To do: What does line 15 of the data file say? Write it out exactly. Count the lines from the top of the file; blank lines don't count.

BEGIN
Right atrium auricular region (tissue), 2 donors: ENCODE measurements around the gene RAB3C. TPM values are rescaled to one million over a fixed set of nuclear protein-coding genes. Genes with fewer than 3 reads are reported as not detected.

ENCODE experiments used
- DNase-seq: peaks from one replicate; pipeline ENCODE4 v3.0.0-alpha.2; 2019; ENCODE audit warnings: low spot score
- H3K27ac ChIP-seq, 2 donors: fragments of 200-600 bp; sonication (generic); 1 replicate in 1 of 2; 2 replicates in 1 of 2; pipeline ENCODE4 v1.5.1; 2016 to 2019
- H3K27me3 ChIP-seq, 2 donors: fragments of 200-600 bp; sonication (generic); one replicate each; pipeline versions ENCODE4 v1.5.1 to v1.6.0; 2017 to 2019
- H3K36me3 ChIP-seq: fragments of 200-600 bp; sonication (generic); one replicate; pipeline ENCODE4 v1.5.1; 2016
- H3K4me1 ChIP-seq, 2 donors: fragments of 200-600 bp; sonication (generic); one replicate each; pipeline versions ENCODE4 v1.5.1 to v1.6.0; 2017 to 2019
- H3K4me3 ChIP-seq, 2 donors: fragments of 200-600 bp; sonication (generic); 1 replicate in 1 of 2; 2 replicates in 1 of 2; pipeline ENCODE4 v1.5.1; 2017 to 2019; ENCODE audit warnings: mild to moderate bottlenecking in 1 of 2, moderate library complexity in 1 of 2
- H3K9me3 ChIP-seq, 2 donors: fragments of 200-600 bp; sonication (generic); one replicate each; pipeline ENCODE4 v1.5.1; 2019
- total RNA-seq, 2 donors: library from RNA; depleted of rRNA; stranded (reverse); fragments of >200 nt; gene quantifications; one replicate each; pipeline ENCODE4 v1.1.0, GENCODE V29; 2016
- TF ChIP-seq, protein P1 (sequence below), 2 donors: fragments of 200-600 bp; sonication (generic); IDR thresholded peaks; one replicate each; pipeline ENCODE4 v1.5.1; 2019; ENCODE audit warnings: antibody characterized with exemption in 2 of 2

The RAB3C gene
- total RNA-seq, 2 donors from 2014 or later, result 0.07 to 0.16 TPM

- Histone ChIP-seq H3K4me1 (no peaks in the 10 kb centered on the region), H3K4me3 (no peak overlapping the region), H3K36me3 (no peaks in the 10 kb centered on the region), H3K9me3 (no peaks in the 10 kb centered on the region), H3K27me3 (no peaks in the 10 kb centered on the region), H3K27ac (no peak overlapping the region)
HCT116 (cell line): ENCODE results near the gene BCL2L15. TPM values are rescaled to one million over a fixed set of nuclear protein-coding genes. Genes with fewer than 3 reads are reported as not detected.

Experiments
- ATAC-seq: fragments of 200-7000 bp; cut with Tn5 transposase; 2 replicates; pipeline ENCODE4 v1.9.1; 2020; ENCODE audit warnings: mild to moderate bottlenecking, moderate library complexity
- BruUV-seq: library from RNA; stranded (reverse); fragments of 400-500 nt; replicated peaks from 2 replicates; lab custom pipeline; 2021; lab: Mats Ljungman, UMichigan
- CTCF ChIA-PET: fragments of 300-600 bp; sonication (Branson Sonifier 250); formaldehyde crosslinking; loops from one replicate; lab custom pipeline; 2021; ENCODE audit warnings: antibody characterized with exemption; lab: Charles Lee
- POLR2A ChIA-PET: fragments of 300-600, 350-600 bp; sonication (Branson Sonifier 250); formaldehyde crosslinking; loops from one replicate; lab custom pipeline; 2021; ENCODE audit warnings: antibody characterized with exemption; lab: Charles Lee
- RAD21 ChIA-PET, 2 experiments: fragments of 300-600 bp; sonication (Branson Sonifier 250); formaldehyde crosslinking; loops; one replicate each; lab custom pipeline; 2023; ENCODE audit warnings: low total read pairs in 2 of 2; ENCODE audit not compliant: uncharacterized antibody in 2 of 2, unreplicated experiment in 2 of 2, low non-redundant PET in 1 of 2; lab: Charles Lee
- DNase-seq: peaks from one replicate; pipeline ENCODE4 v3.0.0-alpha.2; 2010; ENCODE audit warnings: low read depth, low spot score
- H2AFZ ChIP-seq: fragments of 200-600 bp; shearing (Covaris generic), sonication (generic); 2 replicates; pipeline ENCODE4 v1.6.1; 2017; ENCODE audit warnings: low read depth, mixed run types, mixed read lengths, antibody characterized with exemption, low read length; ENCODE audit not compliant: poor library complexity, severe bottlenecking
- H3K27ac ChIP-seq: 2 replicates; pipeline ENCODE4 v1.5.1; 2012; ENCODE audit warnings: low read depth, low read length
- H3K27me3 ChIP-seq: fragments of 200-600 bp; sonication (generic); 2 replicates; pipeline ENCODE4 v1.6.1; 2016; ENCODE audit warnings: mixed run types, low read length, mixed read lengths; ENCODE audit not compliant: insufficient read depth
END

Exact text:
HCT116 (cell line): ENCODE results near the gene BCL2L15. TPM values are rescaled to one million over a fixed set of nuclear protein-coding genes. Genes with fewer than 3 reads are reported as not detected.